Carl Larsson: 2 Success and rejection

Carl Larsson (1853–1919), Self-Portrait (In the new studio) (1912), watercolour on paper, 54.3 x 75 cm, Malmö konstmuseum, Malmö, Sweden. Wikimedia Commons.

By the closing years of the nineteenth century, Carl Larsson (1853–1919) had established his reputation as one of the major artists active in Sweden. He had painted a series of frescos in the Swedish National Museum in Stockholm, and his watercolours showing idyllic family life were catching on too.

Carl Larsson (1853–1919), Homework (1898), media and dimensions not known, Göteborgs konstmuseum, Göteborg, Sweden. Wikimedia Commons.

Among Larsson’s more personal views of family life is Homework from 1898, which shows two of the Larsson children working in the evening by the light of a kerosene lamp.

His first book, A Home, was published in 1899, and proved popular in the Nordic countries given its relatively expensive production. However, all was not well within the Larsson home, as Carl’s wife Karin became gravely ill.

Carl Larsson (1853–1919), Greetings (for Karin’s Day) (1899), further details not known.

In Greetings (for Karin’s Day) (1899), Larsson not only celebrates his wife’s name day, but also her recovery from that illness. The family are here surrounded by the fruits of Karin Larsson’s interior design.

Carl Larsson (1853–1919), A Fairy (1899), further details not known. Wikimedia Commons.

Larsson continued to paint more personal works which were not intended for reproduction in his books, including A Fairy (1899). This follows on from his earlier more Impressionist paintings, and again uses his favourite colour contrast of red against green.

In 1900, Larsson was awarded a First Class medal at the Exposition Universelle in Paris.

Carl Larsson (1853–1919), Getting Ready for a Game (1901), oil on canvas, 68 x 92 cm, Nationalmuseum, Stockholm, Sweden. Courtesy of Nationalmuseum, via Wikimedia Commons.

Getting Ready for a Game (1901) shows Karin Larsson preparing a tray of decidedly adult refreshments, while two of their young daughters watch from behind the more appropriate teaset. From the layout of the room seen through the open door, the grown-ups are about to enjoy an evening of cards together with friends.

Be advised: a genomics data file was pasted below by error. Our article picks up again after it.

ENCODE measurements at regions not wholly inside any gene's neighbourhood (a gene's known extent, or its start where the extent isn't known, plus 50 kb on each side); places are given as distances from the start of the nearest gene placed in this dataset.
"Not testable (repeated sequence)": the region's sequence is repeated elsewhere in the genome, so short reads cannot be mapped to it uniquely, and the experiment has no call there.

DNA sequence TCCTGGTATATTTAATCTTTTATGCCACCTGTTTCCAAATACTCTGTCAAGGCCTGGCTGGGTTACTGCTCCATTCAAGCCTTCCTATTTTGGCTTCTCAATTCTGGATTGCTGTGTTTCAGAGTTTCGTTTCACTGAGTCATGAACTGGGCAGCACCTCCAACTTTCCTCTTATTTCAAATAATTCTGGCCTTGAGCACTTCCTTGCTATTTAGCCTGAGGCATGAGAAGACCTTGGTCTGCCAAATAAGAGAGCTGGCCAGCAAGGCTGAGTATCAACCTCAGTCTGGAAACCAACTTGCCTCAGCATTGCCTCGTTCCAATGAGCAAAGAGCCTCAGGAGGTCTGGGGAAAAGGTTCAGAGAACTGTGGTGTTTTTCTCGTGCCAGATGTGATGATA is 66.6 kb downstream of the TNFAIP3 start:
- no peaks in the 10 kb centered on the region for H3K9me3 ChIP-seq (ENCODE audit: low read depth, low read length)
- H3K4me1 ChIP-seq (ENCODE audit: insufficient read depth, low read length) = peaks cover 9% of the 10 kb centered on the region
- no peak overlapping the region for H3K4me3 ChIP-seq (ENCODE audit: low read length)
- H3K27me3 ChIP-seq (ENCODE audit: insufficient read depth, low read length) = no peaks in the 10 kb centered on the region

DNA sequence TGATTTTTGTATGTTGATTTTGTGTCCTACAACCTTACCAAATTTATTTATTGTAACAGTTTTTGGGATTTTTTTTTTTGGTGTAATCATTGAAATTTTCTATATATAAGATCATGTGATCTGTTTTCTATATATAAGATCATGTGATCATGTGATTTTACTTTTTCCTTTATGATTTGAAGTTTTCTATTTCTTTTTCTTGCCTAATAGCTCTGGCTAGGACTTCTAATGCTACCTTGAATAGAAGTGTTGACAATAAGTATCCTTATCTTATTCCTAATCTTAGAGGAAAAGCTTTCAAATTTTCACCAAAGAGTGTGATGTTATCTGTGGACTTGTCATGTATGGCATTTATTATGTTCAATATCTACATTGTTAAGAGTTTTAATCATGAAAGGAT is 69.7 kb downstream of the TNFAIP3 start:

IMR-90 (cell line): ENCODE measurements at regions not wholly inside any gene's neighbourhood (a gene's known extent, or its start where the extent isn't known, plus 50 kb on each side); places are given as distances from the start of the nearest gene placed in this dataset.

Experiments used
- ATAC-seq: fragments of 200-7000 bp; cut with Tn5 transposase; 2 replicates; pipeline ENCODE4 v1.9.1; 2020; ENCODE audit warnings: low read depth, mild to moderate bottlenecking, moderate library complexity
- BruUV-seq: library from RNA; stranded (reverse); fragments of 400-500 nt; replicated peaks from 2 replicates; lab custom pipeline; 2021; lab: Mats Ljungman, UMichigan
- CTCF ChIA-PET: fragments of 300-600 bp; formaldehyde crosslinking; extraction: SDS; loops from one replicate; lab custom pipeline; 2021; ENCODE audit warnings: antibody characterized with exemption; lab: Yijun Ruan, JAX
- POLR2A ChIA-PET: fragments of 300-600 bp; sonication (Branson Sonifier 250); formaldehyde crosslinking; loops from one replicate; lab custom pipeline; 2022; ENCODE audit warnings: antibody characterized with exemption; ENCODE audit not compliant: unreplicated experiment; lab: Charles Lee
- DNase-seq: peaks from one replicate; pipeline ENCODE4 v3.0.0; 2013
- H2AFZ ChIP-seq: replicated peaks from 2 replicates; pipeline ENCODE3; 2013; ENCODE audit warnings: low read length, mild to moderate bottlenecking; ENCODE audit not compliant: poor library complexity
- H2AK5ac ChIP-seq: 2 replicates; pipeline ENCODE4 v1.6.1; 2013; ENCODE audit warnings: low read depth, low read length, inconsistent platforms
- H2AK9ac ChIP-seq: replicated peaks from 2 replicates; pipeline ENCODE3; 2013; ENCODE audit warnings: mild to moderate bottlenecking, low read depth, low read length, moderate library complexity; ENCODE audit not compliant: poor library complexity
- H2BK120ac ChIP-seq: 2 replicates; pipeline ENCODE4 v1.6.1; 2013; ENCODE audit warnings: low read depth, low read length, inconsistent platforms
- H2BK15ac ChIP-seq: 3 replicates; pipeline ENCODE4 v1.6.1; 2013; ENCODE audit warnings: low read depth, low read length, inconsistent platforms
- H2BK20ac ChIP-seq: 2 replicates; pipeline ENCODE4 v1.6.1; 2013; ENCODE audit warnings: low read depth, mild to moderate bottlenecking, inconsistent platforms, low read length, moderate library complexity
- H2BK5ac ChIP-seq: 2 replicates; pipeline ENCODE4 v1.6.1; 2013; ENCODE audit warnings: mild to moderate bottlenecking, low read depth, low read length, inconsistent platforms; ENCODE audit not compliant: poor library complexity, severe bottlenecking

In 1902, Larsson’s second collection of watercolours was published under the title Larssons (The Larssons), which sold well and has even been reproduced in a modern facsimile edition. This was followed in 1906 by a third book, Spadarfvet, Our Place in the Country, which proved as popular as the first.

Carl Larsson (1853–1919), Gustav Vasa’s procession into Stockholm, 1523 (1907), oil on canvas, 700 x 1400 cm, Nationalmuseum Stockholm. Wikimedia Commons.

Larsson also pressed on with monumental murals for the National Museum in Stockholm, which he had been working on for over a decade. In 1907, he completed that of Gustav Vasa’s procession into Stockholm, 1523 which celebrated the accession to the throne of King Gustav I, who reigned until 1560. Gustav had led a rebel movement against King Christian II of Denmark, who had ruled Sweden as part of the Kalmar Union. Eleven days after being elected to lead the independent Sweden, Gustav’s entry into Stockholm marked the birth of the nation.

Carl Larsson (1853–1919), After the Prom (1908), watercolor on paper, 52.6 x 74.5 cm, Malmö konstmuseum, Malmö, Sweden. Wikimedia Commons.

After the Prom (1908) shows one of Larsson’s older daughters, probably Suzanne (then 24), at the end of a Prom in the University of Stockholm. Behind her is an inscription explaining the two large murals on each side, which had probably been painted by her father. His easel and some paintings at the right suggest that he may have been painting other portraits that night.

In 1909, a selection of Larsson’s watercolours was published in Germany under the title Das Haus in der Sonne (The House in the Sun); this was an instant success, selling forty thousand copies in the first three months, and was frequently reprinted thereafter.

Carl Larsson (1853–1919), Self-Portrait (In the new studio) (1912), watercolour on paper, 54.3 x 75 cm, Malmö konstmuseum, Malmö, Sweden. Wikimedia Commons.